COLLECT YOUR DEBTS!
You may be in public practice as an accountant and wondering what steps you can take to make your recalcitrant clients pay. Or you may work in industry and have responsibility for collecting the debts of your company. What steps can you take? Should you use the Courts' system to try to collect the debts?
It hardly needs to be pointed out to an accountant that a good system of credit control is essential for reducing the incidence of bad debts. The following are the essential elements of such a system. Establish a minimum invoice level for credit e.g. $100. Establish a maximum credit limit for each customer. Obtain adequate details of the customer before establishing the credit limit. Obtain references if this is thought advisable. Contact a credit reference association for a credit check. If your customer is a company, have the directors guarantee the debt.
If you are a tax agent and you want to deduct the fee from the refund, then get the tax-payer to authorise you in writing to do so. There are technical reasons for this. It has been decided by the High Court of Australia that government debts cannot be assigned. Normally, when a debt is assigned, you can notify the creditor of the assignment and the creditor will then be legally bound to pay you and not the debtor. As stated, this does not apply to government debts. The consequence of this is that the Tax Office is bound to take instructions from the tax-payer at any time as to how the refund cheque is to be dealt with. Consequently, with tax-payer refund cheques, for your own protection, you should always obtain his authority in writing before banking the cheque in your trust account. You are never entitled to bank the tax-refund cheque without the tax-payer's consent.
If your company sells goods, consider having a written credit agreement with a reservation of title clause. In some countries, it is common practice to allow a 2.5% discount if the invoice is paid within 30 days but this is not usual in Australia. Make sure that you raise an invoice and send it to the customer promptly. Make sure that you send a monthly Statement to the customer until the debt is paid. Prepare a list of your debtors at the end of each month. This list should highlight the debtors with invoices unpaid for over three months. These are the problem debts and you must concentrate on collecting these. The most effective method of collecting problem debts is by constant pressure. Precipitate legal action should be avoided. Phone problem debtors and request payment. If the account is large enough, you might offer to personally pick up the cheque. If phoning does not produce results, call personally at the customer's premises. If the debt begins to look doubtful, cut off the supply of goods or services to the customer. The next step is to place the debt in the hands of a debt collector. If possible, make an arrangement with your debt collector that no fee is payable if the debt is not collected.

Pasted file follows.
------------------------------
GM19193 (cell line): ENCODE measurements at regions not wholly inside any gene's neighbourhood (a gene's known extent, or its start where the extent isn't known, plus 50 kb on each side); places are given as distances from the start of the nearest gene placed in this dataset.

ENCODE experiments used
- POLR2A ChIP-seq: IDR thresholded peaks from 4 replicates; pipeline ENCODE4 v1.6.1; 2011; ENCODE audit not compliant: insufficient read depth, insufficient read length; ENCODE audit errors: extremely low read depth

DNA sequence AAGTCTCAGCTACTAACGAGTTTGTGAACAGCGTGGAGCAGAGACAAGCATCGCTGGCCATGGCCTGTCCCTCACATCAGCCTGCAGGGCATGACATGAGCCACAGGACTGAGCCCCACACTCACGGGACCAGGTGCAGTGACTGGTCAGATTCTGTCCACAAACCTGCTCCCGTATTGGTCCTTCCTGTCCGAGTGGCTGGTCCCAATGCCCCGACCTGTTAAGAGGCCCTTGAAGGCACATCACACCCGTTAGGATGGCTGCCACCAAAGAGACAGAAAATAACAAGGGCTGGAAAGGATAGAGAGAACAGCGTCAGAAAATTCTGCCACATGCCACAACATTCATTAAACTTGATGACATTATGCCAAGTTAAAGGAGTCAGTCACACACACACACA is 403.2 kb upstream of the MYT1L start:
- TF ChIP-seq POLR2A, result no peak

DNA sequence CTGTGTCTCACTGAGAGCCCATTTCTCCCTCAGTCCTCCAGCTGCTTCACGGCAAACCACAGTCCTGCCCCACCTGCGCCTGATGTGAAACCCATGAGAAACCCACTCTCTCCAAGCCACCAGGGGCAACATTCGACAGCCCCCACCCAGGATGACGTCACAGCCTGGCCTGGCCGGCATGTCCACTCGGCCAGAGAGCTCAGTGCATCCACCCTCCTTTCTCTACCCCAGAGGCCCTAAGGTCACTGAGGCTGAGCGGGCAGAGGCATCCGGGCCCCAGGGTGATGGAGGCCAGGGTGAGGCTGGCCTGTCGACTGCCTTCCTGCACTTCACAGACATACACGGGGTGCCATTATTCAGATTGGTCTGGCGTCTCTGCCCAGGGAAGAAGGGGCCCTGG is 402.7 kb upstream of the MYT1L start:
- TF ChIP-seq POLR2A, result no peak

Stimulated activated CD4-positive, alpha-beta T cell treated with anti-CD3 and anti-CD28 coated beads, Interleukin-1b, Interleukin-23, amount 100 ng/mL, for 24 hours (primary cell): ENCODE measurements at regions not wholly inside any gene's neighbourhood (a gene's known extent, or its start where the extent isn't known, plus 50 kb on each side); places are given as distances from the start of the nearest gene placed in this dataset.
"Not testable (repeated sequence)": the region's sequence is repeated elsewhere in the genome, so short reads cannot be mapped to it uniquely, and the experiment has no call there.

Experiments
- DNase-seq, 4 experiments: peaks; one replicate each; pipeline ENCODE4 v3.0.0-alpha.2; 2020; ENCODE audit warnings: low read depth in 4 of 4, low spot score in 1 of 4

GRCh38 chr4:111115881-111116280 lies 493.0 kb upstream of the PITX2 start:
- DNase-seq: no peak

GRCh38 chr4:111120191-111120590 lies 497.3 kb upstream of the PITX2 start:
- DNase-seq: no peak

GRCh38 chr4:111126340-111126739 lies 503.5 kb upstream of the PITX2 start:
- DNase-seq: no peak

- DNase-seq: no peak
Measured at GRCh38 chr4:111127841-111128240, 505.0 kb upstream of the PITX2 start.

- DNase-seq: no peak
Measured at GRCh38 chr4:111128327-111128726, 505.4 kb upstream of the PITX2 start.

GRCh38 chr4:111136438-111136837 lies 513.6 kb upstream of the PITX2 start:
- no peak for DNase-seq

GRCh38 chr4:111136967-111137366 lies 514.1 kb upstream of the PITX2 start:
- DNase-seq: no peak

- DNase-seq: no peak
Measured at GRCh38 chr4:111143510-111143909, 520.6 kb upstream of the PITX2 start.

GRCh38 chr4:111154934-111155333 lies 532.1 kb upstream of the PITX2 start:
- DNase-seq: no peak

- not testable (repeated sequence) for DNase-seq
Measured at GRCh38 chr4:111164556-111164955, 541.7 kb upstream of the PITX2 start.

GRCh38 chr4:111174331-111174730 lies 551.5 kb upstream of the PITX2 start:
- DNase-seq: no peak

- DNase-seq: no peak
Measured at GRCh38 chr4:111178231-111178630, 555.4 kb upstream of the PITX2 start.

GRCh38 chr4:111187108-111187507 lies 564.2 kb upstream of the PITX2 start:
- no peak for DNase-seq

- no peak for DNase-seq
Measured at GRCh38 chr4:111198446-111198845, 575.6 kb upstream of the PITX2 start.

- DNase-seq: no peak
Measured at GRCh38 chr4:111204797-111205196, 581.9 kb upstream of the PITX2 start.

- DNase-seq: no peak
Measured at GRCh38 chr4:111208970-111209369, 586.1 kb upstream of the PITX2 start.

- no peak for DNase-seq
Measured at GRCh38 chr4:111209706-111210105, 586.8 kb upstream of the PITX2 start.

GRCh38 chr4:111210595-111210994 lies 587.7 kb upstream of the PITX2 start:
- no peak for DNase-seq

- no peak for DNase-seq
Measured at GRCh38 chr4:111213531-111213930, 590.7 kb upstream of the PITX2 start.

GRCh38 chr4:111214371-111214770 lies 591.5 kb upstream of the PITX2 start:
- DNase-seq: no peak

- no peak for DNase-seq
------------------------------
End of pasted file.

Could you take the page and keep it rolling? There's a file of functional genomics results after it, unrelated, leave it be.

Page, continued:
If the debt collector is unable to collect the debt, you must decide whether it is worth using the Courts' system. It is hardly economic to use the Courts' system to collect debts under $100. These should be written off. Assuming you decide to use the Courts system, should you do it yourself or should you obtain legal assistance? If the debtor has a stable business in the community and the obvious means to pay, you would be better off using the services of a lawyer. All of his legal costs will eventually be borne by the debtor when he pays. However, if you have doubts about ultimately being able to collect the debt, you may decide to attempt to collect the debt yourself through the Courts' system. How should you go about doing this? The States and Territories of Australia have differing laws regarding debt. Also, their courts are called by different names. However, by and large, the method of collecting a debt is much the same in all areas.